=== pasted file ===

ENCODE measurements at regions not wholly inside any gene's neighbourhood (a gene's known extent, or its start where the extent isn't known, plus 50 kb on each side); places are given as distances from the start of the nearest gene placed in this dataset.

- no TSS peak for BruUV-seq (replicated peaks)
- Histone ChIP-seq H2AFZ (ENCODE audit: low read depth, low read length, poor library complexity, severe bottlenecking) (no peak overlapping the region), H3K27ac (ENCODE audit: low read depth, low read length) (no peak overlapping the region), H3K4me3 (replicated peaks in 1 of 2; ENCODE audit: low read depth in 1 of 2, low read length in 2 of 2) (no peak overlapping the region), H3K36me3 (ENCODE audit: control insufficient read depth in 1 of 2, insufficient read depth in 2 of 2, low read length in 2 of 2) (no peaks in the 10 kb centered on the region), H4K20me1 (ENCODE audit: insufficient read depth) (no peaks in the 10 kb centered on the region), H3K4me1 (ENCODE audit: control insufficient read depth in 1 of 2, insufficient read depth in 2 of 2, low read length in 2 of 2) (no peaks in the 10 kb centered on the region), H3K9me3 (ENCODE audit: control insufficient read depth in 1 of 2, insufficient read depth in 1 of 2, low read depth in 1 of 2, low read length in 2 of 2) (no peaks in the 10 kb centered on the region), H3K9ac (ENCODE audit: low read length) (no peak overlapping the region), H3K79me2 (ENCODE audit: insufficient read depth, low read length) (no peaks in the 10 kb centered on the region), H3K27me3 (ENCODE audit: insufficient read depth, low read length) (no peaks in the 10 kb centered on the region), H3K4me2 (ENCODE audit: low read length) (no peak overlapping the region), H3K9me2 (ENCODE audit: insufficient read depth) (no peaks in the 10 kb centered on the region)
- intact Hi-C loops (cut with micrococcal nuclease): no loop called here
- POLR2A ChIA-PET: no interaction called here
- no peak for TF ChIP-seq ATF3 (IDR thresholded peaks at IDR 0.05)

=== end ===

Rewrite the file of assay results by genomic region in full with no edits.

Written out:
ENCODE measurements at regions not wholly inside any gene's neighbourhood (a gene's known extent, or its start where the extent isn't known, plus 50 kb on each side); places are given as distances from the start of the nearest gene placed in this dataset.

- no TSS peak for BruUV-seq (replicated peaks)
- Histone ChIP-seq H2AFZ (ENCODE audit: low read depth, low read length, poor library complexity, severe bottlenecking) (no peak overlapping the region), H3K27ac (ENCODE audit: low read depth, low read length) (no peak overlapping the region), H3K4me3 (replicated peaks in 1 of 2; ENCODE audit: low read depth in 1 of 2, low read length in 2 of 2) (no peak overlapping the region), H3K36me3 (ENCODE audit: control insufficient read depth in 1 of 2, insufficient read depth in 2 of 2, low read length in 2 of 2) (no peaks in the 10 kb centered on the region), H4K20me1 (ENCODE audit: insufficient read depth) (no peaks in the 10 kb centered on the region), H3K4me1 (ENCODE audit: control insufficient read depth in 1 of 2, insufficient read depth in 2 of 2, low read length in 2 of 2) (no peaks in the 10 kb centered on the region), H3K9me3 (ENCODE audit: control insufficient read depth in 1 of 2, insufficient read depth in 1 of 2, low read depth in 1 of 2, low read length in 2 of 2) (no peaks in the 10 kb centered on the region), H3K9ac (ENCODE audit: low read length) (no peak overlapping the region), H3K79me2 (ENCODE audit: insufficient read depth, low read length) (no peaks in the 10 kb centered on the region), H3K27me3 (ENCODE audit: insufficient read depth, low read length) (no peaks in the 10 kb centered on the region), H3K4me2 (ENCODE audit: low read length) (no peak overlapping the region), H3K9me2 (ENCODE audit: insufficient read depth) (no peaks in the 10 kb centered on the region)
- intact Hi-C loops (cut with micrococcal nuclease): no loop called here
- POLR2A ChIA-PET: no interaction called here
- no peak for TF ChIP-seq ATF3 (IDR thresholded peaks at IDR 0.05)